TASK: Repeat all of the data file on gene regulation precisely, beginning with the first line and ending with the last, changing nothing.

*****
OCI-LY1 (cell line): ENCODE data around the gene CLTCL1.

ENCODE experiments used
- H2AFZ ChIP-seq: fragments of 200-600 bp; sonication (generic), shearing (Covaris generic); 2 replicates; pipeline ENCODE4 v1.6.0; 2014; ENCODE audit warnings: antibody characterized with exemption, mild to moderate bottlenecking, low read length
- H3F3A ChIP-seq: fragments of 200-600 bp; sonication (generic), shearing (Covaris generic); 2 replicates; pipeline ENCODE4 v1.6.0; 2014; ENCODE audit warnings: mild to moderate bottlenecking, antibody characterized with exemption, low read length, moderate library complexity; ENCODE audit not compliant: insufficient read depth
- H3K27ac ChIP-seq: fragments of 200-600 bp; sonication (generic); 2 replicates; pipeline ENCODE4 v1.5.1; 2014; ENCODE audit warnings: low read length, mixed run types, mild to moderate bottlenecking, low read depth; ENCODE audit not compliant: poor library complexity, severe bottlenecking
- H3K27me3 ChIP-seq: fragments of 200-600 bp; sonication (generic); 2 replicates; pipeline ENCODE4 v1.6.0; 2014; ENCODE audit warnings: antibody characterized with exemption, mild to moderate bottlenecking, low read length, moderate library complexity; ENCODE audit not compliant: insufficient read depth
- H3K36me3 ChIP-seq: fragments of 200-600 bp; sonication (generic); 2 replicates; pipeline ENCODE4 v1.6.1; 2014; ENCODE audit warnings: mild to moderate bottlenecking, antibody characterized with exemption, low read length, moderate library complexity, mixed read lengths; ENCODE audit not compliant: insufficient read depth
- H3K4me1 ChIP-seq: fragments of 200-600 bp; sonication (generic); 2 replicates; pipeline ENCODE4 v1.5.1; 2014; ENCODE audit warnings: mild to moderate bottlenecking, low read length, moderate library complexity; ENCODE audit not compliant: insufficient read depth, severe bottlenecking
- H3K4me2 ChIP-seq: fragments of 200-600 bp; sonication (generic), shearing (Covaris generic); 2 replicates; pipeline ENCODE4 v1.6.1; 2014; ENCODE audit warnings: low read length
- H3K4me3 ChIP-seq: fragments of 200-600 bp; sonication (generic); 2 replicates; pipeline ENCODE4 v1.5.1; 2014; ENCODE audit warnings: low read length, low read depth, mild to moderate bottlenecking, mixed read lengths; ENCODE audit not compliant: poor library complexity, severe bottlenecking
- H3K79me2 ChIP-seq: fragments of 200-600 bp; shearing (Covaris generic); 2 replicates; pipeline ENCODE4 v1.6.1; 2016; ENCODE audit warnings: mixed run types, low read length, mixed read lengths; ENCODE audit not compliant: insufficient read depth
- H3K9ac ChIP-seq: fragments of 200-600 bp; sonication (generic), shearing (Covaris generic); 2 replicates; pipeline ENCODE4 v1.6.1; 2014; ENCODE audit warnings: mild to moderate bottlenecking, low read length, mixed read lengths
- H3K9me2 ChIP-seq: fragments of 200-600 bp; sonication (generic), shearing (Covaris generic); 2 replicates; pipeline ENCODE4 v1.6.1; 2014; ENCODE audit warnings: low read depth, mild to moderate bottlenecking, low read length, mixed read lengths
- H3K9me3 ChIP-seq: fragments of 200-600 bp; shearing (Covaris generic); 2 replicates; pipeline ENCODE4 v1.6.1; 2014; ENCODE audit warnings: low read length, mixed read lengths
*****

OCI-LY1 (cell line): ENCODE data around the gene CLTCL1.

ENCODE experiments used
- H2AFZ ChIP-seq: fragments of 200-600 bp; sonication (generic), shearing (Covaris generic); 2 replicates; pipeline ENCODE4 v1.6.0; 2014; ENCODE audit warnings: antibody characterized with exemption, mild to moderate bottlenecking, low read length
- H3F3A ChIP-seq: fragments of 200-600 bp; sonication (generic), shearing (Covaris generic); 2 replicates; pipeline ENCODE4 v1.6.0; 2014; ENCODE audit warnings: mild to moderate bottlenecking, antibody characterized with exemption, low read length, moderate library complexity; ENCODE audit not compliant: insufficient read depth
- H3K27ac ChIP-seq: fragments of 200-600 bp; sonication (generic); 2 replicates; pipeline ENCODE4 v1.5.1; 2014; ENCODE audit warnings: low read length, mixed run types, mild to moderate bottlenecking, low read depth; ENCODE audit not compliant: poor library complexity, severe bottlenecking
- H3K27me3 ChIP-seq: fragments of 200-600 bp; sonication (generic); 2 replicates; pipeline ENCODE4 v1.6.0; 2014; ENCODE audit warnings: antibody characterized with exemption, mild to moderate bottlenecking, low read length, moderate library complexity; ENCODE audit not compliant: insufficient read depth
- H3K36me3 ChIP-seq: fragments of 200-600 bp; sonication (generic); 2 replicates; pipeline ENCODE4 v1.6.1; 2014; ENCODE audit warnings: mild to moderate bottlenecking, antibody characterized with exemption, low read length, moderate library complexity, mixed read lengths; ENCODE audit not compliant: insufficient read depth
- H3K4me1 ChIP-seq: fragments of 200-600 bp; sonication (generic); 2 replicates; pipeline ENCODE4 v1.5.1; 2014; ENCODE audit warnings: mild to moderate bottlenecking, low read length, moderate library complexity; ENCODE audit not compliant: insufficient read depth, severe bottlenecking
- H3K4me2 ChIP-seq: fragments of 200-600 bp; sonication (generic), shearing (Covaris generic); 2 replicates; pipeline ENCODE4 v1.6.1; 2014; ENCODE audit warnings: low read length
- H3K4me3 ChIP-seq: fragments of 200-600 bp; sonication (generic); 2 replicates; pipeline ENCODE4 v1.5.1; 2014; ENCODE audit warnings: low read length, low read depth, mild to moderate bottlenecking, mixed read lengths; ENCODE audit not compliant: poor library complexity, severe bottlenecking
- H3K79me2 ChIP-seq: fragments of 200-600 bp; shearing (Covaris generic); 2 replicates; pipeline ENCODE4 v1.6.1; 2016; ENCODE audit warnings: mixed run types, low read length, mixed read lengths; ENCODE audit not compliant: insufficient read depth
- H3K9ac ChIP-seq: fragments of 200-600 bp; sonication (generic), shearing (Covaris generic); 2 replicates; pipeline ENCODE4 v1.6.1; 2014; ENCODE audit warnings: mild to moderate bottlenecking, low read length, mixed read lengths
- H3K9me2 ChIP-seq: fragments of 200-600 bp; sonication (generic), shearing (Covaris generic); 2 replicates; pipeline ENCODE4 v1.6.1; 2014; ENCODE audit warnings: low read depth, mild to moderate bottlenecking, low read length, mixed read lengths
- H3K9me3 ChIP-seq: fragments of 200-600 bp; shearing (Covaris generic); 2 replicates; pipeline ENCODE4 v1.6.1; 2014; ENCODE audit warnings: low read length, mixed read lengths